UAE May Create Body To Monitor FX Peg, No Policy Change Likely - Gulf Business
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UAE May Create Body To Monitor FX Peg, No Policy Change Likely

UAE May Create Body To Monitor FX Peg, No Policy Change Likely

Since 1997, the UAE dirham has been fixed at a rate of 3.6725 to $1.

An advisory body to the United Arab Emirates government has suggested that the central bank review the country’s currency peg to the U.S. dollar, but local bankers said any change to the peg remained very unlikely for the foreseeable future.

An economic committee of the Federal National Council recommended that the central bank establish a department to oversee the peg, Ali Eissa al-Nuaimi, the committee’s rapporteur, told Reuters on Thursday.

The department would review the peg periodically and provide information to the central bank’s board to help it make decisions, he added. Since 1997, the UAE dirham has been fixed at a rate of 3.6725 to $1.

“We suggested a study on the dirham-dollar peg, whether it is worthwhile to continue with the peg or delink it, or to think of any other alternative if that is better.”

Nuaimi said the government would discuss the recommendation in detail early next year, but stressed that the committee was not pushing for the peg to be abolished – merely for its benefits to be examined regularly – and that there was no link to this year’s plunge of global oil prices.

“Oil prices are cyclical and constantly go up and down, and it has nothing to do with our recommendation.”

For over a decade, fluctuations in global oil prices and economies have prompted some economists to suggest the UAE consider abolishing the peg and tying its currency to something else, perhaps a basket featuring the price of oil.

This could give the UAE more flexibility to conduct its own monetary policy and manage inflation. A few years ago, when the U.S. dollar was falling, some economists argued that the peg was making the dirham excessively weak.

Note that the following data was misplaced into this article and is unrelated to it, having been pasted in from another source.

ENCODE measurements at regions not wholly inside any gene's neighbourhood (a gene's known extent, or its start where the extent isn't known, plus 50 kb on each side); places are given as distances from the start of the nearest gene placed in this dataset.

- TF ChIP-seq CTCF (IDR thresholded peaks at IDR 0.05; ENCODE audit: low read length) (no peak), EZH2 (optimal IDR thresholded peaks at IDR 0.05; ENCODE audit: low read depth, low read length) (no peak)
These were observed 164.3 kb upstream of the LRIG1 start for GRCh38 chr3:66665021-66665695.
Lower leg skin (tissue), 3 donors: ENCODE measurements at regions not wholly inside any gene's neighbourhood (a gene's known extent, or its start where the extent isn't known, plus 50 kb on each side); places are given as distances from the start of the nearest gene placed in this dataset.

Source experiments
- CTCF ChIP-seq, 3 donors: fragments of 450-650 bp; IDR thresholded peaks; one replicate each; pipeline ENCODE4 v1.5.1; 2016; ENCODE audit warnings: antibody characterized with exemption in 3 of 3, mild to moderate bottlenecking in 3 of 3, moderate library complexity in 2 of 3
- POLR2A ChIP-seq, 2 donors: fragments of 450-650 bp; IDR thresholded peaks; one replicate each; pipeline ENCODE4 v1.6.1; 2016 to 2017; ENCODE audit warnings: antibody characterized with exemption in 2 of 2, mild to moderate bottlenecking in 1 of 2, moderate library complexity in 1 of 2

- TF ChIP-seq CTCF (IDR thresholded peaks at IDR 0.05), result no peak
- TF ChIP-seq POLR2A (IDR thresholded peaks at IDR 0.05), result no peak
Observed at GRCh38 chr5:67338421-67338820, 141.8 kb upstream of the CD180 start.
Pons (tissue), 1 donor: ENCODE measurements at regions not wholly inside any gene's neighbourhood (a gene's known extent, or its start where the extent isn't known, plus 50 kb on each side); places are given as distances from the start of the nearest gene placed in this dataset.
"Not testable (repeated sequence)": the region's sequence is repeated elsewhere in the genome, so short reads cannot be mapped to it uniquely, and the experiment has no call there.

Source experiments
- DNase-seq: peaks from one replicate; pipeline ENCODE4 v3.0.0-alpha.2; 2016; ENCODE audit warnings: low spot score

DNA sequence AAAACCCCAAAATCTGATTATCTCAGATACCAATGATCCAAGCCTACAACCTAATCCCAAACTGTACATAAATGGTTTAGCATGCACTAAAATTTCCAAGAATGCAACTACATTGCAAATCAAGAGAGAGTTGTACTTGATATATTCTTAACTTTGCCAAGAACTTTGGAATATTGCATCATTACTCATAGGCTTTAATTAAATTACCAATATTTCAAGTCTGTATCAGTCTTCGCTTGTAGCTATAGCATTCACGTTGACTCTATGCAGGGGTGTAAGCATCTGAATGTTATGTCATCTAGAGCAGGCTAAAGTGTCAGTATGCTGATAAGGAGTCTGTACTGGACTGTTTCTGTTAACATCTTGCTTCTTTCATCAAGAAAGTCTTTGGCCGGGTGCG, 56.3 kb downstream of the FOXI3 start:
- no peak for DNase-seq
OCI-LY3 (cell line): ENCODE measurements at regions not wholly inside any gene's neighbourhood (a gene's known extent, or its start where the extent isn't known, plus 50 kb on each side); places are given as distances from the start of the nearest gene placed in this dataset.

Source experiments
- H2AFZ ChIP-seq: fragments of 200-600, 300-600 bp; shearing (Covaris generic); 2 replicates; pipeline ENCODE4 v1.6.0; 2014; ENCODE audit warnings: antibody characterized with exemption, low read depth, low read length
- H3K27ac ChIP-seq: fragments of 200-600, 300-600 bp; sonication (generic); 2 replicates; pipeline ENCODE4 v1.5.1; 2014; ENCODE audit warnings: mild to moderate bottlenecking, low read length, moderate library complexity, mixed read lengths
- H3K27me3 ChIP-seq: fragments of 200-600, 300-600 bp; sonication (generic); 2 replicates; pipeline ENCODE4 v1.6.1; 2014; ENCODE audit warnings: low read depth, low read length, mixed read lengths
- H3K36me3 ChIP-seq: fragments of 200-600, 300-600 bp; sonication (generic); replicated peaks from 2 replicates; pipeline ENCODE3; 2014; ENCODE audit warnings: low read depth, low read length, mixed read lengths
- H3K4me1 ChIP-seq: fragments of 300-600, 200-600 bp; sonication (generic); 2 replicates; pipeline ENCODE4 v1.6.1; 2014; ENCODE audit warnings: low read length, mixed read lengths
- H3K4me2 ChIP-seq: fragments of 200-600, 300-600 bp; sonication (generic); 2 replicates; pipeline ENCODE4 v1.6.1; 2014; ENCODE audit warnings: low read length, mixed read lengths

In the wake of this month’s drop of Brent crude oil below $80 a barrel, from around $115 as recently as June, some analysts think the dirham may be becoming too strong, since the UAE relies on oil for the vast bulk of its exports.

“There are people raising the issue of the peg as pressure is building up because of lower oil prices and higher dollar,” said Sebastien Barbe, head of emerging markets strategy at Credit Agricole in Europe.

So far, however, there has been no sign that UAE authorities will seriously consider changing the peg, and financial markets are not betting on any change.

The dirham eased to its lowest level against the dollar in over a year in the forwards market on Thursday; one-year dollar/dirham forwards edged up 10 points to plus four points, implying marginal dirham depreciation from the peg in 12 months.

However, forwards remain far below peaks of around 500 points hit during the global financial crisis in 2008, when pressure on the Gulf’s currency pegs was much heavier. UAE credit default swaps did not move significantly on Thursday.

Local bankers said the government was very unlikely to change an arrangement that had served it well over the years, maintaining stability and investor confidence during political and economic shocks in the region.

“There is no way they are going to change the peg right now. It could drastically reduce the borrowing capacity of the state entities, and foreign investors would be very wary of the exchange rate risk,” said a senior trader at a major bank.

He and others saw no compelling financial pressure for any shift. Rough calculations by Reuters suggest that if oil had averaged $80 a barrel last year, the UAE would have posted a current account surplus of about Dhs154 billion ($42 billion) instead of 238 billion dirhams – still a very comfortable external surplus.

Abu Dhabi’s largest sovereign wealth fund is estimated to have nearly $800 billion in assets, giving the UAE plenty of firepower to see off any attack on the currency peg.

Most of the UAE’s oil income is denominated in dollars, making it convenient to tie the local currency to the dollar. A new arrangement would immediately add a source of currency risk.

Another issue, bankers said, is that the UAE central bank does not have the experience of managing a dirty float in modern financial conditions. So the process of changing the dollar peg would be risky – risk that authorities are unlikely to embrace.


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